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Microcrack density and length in the proximal and distal metaphyses of the humerus and radius in dogs

Peter MuirDepartment of Surgical Sciences, School of Veterinary Medicine, University of Wisconsin-Madison, Madison, WI 53706.
Present address is Department of Surgical Sciences, School of Veterinary Medicine, University of Wisconsin-Madison, Madison, WI 53706.

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 PhD.
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Caroline P. Ruaux-MasonDepartment of Surgical Sciences, School of Veterinary Medicine, University of Wisconsin-Madison, Madison, WI 53706.

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 BSc.

Abstract

Objective—To compare microcrack density and length in the proximal and distal metaphyses of the humerus and radius in dogs.

Sample Population—Left humerus and radius from each of 10 dogs of medium to large size.

Procedure—Metaphyseal specimens were bulk stained in 1% basic fuchsin in graded alcohols and embedded in methylmethacrylate. For quantification of fatigue-induced microscopic damage, transverse sections were prepared from proximal and distal metaphyseal regions, and length and density of microcracks were determined, using light microscopy.

Results—Bone region, age, and body weight were not significantly associated with microcrack density or length.

Conclusions and Clinical Relevance—The hypothesis that fatigue-induced injury (increased microcrack density and length) caused by cyclic loading associated with daily activity is greater in bone regions prone to development of osteosarcoma was not supported by data from this study. (Am J Vet Res 2000;61:6–8)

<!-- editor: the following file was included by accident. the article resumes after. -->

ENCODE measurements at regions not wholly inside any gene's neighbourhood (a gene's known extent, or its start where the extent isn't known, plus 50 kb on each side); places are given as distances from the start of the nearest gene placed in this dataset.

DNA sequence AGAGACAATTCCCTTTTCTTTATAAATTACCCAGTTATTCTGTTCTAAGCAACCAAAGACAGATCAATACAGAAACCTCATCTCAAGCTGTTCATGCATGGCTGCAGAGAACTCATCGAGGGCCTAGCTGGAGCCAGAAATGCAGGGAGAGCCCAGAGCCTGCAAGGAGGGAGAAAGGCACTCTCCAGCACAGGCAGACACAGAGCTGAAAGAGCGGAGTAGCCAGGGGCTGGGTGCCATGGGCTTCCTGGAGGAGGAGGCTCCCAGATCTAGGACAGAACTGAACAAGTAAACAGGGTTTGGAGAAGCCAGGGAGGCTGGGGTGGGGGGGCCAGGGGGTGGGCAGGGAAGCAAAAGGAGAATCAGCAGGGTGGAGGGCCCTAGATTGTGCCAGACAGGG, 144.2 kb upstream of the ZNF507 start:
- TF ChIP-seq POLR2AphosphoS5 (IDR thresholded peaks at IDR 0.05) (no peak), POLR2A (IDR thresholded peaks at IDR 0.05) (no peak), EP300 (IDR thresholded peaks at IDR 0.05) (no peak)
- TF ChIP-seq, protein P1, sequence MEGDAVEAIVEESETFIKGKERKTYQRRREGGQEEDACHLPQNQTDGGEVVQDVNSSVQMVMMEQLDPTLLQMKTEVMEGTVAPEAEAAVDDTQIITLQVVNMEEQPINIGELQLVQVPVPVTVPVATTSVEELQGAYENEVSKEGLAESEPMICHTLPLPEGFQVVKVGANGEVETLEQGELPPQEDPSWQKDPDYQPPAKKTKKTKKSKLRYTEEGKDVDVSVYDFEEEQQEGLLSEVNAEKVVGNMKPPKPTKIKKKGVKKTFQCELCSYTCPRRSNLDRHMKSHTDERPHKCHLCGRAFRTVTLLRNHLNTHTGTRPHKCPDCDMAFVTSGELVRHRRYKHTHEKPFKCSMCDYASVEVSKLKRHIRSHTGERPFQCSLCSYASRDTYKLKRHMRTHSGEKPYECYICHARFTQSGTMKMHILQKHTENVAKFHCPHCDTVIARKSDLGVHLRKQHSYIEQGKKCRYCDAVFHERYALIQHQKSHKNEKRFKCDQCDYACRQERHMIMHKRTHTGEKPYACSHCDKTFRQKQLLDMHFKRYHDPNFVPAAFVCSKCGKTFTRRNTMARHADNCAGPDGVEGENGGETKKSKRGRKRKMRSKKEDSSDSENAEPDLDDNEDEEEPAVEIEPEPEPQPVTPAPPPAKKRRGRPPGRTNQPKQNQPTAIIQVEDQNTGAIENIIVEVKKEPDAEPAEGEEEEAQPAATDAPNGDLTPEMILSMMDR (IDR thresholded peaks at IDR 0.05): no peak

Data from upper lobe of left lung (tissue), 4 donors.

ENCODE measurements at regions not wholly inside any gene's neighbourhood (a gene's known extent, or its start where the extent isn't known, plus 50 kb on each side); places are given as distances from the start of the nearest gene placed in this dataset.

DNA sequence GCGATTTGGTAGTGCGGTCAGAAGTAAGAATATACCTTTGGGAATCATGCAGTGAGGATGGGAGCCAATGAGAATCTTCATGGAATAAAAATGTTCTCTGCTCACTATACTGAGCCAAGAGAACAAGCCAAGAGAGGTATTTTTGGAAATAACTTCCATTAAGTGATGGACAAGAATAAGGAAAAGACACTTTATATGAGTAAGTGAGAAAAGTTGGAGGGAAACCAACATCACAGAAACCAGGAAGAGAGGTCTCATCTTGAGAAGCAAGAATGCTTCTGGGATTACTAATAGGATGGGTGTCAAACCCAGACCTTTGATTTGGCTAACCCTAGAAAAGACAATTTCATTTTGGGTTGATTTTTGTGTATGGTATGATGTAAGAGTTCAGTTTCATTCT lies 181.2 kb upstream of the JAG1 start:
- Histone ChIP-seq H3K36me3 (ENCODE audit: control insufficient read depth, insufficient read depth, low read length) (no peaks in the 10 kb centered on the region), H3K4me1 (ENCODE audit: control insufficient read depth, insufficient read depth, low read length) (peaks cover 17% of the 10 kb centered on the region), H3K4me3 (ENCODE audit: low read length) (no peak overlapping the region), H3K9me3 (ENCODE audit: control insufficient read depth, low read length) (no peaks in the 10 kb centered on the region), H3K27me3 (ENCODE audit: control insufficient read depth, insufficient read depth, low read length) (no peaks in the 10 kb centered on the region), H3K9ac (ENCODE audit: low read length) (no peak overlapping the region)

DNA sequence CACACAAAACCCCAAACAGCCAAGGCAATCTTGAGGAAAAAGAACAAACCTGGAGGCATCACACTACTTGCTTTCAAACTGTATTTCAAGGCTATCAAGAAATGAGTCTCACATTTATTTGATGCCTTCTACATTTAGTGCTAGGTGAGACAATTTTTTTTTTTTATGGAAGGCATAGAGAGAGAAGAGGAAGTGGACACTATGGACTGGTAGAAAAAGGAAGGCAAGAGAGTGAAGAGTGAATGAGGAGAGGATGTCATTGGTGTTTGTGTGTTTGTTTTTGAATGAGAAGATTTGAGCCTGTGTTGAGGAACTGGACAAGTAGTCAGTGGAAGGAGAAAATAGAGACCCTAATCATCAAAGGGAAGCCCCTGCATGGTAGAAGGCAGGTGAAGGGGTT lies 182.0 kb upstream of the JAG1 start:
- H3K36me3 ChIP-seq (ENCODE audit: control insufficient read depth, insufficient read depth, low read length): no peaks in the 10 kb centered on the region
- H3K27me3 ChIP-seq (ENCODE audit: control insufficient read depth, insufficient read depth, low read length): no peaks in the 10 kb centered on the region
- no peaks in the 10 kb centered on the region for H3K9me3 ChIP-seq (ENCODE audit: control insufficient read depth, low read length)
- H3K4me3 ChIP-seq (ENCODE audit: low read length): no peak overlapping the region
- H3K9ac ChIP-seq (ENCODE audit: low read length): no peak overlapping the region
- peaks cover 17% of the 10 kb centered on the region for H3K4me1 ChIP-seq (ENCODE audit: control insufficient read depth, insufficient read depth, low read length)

Abstract

Objective—To compare microcrack density and length in the proximal and distal metaphyses of the humerus and radius in dogs.

Sample Population—Left humerus and radius from each of 10 dogs of medium to large size.

Procedure—Metaphyseal specimens were bulk stained in 1% basic fuchsin in graded alcohols and embedded in methylmethacrylate. For quantification of fatigue-induced microscopic damage, transverse sections were prepared from proximal and distal metaphyseal regions, and length and density of microcracks were determined, using light microscopy.

Results—Bone region, age, and body weight were not significantly associated with microcrack density or length.

Conclusions and Clinical Relevance—The hypothesis that fatigue-induced injury (increased microcrack density and length) caused by cyclic loading associated with daily activity is greater in bone regions prone to development of osteosarcoma was not supported by data from this study. (Am J Vet Res 2000;61:6–8)